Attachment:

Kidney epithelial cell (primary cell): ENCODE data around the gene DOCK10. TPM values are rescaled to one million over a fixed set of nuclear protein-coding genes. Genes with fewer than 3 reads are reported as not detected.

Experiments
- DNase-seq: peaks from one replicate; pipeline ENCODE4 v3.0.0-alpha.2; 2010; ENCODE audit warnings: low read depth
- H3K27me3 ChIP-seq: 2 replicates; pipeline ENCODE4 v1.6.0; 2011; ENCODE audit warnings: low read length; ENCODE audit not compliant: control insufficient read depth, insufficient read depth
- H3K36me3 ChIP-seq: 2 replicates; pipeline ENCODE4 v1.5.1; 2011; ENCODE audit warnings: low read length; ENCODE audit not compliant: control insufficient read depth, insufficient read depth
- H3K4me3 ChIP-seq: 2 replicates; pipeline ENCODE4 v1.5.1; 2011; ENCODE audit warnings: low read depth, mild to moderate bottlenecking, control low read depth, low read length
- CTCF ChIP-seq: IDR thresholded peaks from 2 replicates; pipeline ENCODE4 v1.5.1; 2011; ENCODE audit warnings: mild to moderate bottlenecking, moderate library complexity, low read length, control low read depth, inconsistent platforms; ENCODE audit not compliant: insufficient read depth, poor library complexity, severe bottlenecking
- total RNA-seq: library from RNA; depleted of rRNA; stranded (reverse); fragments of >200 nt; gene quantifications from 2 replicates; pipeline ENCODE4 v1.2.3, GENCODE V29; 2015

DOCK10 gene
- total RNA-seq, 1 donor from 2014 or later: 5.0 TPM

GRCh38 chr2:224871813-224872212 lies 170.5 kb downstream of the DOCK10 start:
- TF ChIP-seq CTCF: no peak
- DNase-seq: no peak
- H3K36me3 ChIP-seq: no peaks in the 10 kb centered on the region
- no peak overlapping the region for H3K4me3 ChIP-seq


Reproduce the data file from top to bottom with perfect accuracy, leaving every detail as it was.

Kidney epithelial cell (primary cell): ENCODE data around the gene DOCK10. TPM values are rescaled to one million over a fixed set of nuclear protein-coding genes. Genes with fewer than 3 reads are reported as not detected.

Experiments
- DNase-seq: peaks from one replicate; pipeline ENCODE4 v3.0.0-alpha.2; 2010; ENCODE audit warnings: low read depth
- H3K27me3 ChIP-seq: 2 replicates; pipeline ENCODE4 v1.6.0; 2011; ENCODE audit warnings: low read length; ENCODE audit not compliant: control insufficient read depth, insufficient read depth
- H3K36me3 ChIP-seq: 2 replicates; pipeline ENCODE4 v1.5.1; 2011; ENCODE audit warnings: low read length; ENCODE audit not compliant: control insufficient read depth, insufficient read depth
- H3K4me3 ChIP-seq: 2 replicates; pipeline ENCODE4 v1.5.1; 2011; ENCODE audit warnings: low read depth, mild to moderate bottlenecking, control low read depth, low read length
- CTCF ChIP-seq: IDR thresholded peaks from 2 replicates; pipeline ENCODE4 v1.5.1; 2011; ENCODE audit warnings: mild to moderate bottlenecking, moderate library complexity, low read length, control low read depth, inconsistent platforms; ENCODE audit not compliant: insufficient read depth, poor library complexity, severe bottlenecking
- total RNA-seq: library from RNA; depleted of rRNA; stranded (reverse); fragments of >200 nt; gene quantifications from 2 replicates; pipeline ENCODE4 v1.2.3, GENCODE V29; 2015

DOCK10 gene
- total RNA-seq, 1 donor from 2014 or later: 5.0 TPM

GRCh38 chr2:224871813-224872212 lies 170.5 kb downstream of the DOCK10 start:
- TF ChIP-seq CTCF: no peak
- DNase-seq: no peak
- H3K36me3 ChIP-seq: no peaks in the 10 kb centered on the region
- no peak overlapping the region for H3K4me3 ChIP-seq